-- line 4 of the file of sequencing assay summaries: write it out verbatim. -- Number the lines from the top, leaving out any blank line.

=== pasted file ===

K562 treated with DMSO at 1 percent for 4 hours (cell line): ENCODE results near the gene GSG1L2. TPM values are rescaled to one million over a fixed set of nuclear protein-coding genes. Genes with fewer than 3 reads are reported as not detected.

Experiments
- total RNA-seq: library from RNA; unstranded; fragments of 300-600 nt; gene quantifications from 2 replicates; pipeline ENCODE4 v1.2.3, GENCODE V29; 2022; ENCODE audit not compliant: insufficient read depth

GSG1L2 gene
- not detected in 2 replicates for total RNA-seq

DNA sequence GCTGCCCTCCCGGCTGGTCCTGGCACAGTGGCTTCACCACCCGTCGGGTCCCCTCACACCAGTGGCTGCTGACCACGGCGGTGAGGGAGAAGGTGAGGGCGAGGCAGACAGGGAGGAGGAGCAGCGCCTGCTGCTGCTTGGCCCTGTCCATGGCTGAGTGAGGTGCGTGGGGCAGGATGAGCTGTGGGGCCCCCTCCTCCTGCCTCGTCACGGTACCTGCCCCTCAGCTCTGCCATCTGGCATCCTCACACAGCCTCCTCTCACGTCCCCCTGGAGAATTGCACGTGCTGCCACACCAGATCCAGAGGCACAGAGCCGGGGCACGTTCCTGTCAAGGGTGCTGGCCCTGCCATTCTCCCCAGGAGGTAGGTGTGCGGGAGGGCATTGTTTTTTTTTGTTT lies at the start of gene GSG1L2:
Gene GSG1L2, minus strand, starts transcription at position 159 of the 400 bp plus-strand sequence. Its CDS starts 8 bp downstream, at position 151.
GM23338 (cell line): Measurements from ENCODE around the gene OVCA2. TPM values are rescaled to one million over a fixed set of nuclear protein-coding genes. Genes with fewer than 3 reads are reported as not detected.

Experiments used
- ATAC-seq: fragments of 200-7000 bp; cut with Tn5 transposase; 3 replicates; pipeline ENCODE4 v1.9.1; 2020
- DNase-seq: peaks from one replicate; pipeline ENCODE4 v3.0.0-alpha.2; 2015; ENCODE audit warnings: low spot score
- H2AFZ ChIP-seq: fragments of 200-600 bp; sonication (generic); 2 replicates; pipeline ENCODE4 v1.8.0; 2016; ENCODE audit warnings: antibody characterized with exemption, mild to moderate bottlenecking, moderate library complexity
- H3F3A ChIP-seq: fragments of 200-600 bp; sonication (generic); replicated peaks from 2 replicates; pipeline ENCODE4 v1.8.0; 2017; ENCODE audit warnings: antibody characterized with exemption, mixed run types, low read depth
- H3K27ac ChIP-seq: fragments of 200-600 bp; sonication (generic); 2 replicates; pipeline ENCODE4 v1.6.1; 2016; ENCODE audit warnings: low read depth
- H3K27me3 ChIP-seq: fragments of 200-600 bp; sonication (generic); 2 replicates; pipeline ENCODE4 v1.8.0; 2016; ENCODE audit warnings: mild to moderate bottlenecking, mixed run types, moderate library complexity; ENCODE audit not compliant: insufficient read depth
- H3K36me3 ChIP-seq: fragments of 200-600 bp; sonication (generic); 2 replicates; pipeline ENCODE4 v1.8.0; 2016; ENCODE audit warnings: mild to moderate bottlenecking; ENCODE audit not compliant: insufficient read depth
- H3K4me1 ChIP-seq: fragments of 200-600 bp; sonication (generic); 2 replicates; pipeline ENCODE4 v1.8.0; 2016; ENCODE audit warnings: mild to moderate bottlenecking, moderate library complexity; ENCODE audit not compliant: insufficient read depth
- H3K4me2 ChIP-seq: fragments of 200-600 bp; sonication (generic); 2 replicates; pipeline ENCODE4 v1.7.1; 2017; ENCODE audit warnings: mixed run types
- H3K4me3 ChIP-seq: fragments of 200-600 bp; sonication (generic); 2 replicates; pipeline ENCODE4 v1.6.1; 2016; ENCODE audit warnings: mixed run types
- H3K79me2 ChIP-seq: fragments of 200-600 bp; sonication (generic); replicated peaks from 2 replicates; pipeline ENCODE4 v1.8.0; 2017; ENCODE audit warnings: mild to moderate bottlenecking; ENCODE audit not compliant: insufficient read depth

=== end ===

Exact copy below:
GSG1L2 gene